By Eric B. Meyer
You know, about that seventh bullet — I was positive that I’d changed my email address before submitting that resume to NASA.
Oh well; their loss.
Here’s the full CareerBuilder list:
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- Applicant claimed to be a former CEO of the company to which they were applying.
- Applicant claimed to be fluent in two languages – one of which was pig Latin.
- Applicant wrote “whorehouse” instead of “warehouse” when listing work history.
- Applicant’s personal website linked to a porn site.
- Applicant introduced himself [in the cover letter] by saying “Hey you.”
- Applicant vying for a customer service position gave “didn’t like dealing with angry customers” as the reason for leaving her last job.
- User name of applicant’s email address was “2poopy4mypants.”
- Applicant claimed to be a Nobel Prize winner.
- Applicant claimed to have worked in a jail when they were really in there serving time.
- Applicant who claimed to be HVAC certified later asked the hiring manager what “HVAC” meant.
- Applicant said to have gotten fired “on accident.”
- Applicant claimed to have attended a college that didn’t exist.
- Applicant for a driver position claimed to have 10 years of experience but had only had a driver’s license for four years.
- Applicant listed as a reference an employer from whom they had embezzled money and had an arrest warrant out for the applicant.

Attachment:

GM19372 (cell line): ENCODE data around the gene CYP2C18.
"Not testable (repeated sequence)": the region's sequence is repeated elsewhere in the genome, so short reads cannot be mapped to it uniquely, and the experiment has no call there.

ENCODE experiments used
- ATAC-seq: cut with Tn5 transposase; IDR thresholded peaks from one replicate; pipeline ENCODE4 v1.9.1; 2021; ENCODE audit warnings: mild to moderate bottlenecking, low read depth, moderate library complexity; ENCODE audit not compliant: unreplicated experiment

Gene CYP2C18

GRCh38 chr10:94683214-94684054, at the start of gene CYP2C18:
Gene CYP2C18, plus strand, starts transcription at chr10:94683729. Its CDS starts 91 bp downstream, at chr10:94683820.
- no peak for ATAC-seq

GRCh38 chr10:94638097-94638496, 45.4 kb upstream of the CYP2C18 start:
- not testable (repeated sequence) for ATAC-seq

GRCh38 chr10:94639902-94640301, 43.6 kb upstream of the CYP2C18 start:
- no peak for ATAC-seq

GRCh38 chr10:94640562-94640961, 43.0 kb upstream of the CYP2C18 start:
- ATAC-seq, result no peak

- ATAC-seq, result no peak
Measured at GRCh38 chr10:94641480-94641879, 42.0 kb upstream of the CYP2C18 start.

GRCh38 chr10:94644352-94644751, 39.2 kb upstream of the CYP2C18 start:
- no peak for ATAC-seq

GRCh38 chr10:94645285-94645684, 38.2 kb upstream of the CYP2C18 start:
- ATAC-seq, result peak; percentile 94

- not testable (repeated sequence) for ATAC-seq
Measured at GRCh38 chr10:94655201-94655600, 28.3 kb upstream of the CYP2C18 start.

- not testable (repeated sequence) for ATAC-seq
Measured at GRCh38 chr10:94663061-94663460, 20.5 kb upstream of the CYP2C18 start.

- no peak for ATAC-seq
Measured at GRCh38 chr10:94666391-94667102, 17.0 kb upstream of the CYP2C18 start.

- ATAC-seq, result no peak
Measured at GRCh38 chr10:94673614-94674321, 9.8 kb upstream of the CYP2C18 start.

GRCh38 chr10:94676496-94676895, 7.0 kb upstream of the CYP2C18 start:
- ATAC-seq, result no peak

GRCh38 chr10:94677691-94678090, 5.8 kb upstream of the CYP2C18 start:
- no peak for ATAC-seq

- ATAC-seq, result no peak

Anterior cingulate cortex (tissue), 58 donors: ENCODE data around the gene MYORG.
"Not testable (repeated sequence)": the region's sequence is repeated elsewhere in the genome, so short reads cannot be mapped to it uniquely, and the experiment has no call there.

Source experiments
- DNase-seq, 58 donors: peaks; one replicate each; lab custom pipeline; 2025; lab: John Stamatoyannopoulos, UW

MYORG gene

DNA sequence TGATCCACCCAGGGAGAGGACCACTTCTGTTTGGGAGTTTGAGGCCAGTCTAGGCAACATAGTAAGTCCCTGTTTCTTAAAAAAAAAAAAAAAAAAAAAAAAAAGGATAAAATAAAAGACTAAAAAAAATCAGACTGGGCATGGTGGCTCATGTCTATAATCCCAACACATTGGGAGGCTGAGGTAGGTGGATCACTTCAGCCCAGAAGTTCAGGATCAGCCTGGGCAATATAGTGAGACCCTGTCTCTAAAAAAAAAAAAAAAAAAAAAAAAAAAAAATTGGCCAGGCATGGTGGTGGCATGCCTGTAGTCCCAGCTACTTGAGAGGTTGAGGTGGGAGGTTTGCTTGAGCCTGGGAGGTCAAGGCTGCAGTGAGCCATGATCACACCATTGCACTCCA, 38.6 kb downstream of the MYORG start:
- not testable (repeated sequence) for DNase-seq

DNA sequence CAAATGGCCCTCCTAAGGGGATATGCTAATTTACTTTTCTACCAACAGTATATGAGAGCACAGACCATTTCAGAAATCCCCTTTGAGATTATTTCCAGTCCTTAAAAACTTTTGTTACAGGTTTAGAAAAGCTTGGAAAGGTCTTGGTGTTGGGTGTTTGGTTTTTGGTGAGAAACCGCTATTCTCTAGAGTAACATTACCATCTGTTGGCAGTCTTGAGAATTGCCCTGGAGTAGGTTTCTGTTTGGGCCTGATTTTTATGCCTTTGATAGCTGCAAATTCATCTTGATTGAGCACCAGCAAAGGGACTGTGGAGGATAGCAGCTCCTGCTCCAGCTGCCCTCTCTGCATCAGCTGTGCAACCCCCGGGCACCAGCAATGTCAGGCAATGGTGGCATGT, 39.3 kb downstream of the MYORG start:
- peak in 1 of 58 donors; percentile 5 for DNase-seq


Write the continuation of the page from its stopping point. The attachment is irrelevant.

- Applicant’s stated job history had him in three different companies and three different cities simultaneously.
Embellishing your resume CAN backfire
uThe national online survey was conducted on behalf of CareerBuilder by Harris Poll between May 14 and June 3, 2015, and included more than 2,000 full-time, U.S. hiring and human resources managers across industries and company sizes.
As Rosemary Haefner, chief human resources officer at CareerBuilder, said about the survey results:
Job seekers have the unenviable challenge of grabbing – and holding – a hiring manager’s attention long enough to make a strong impression. Embellishing your resume to achieve this, however, can ultimately backfire. Most hiring managers are willing to consider candidates who do not meet 100 percent of the qualifications. Job seekers can increase their chances for consideration by proving past achievements that exemplify an ability to learn, enthusiasm and cultural fit.”
This was originally published on Eric B. Meyer’s blog, The Employer Handbook.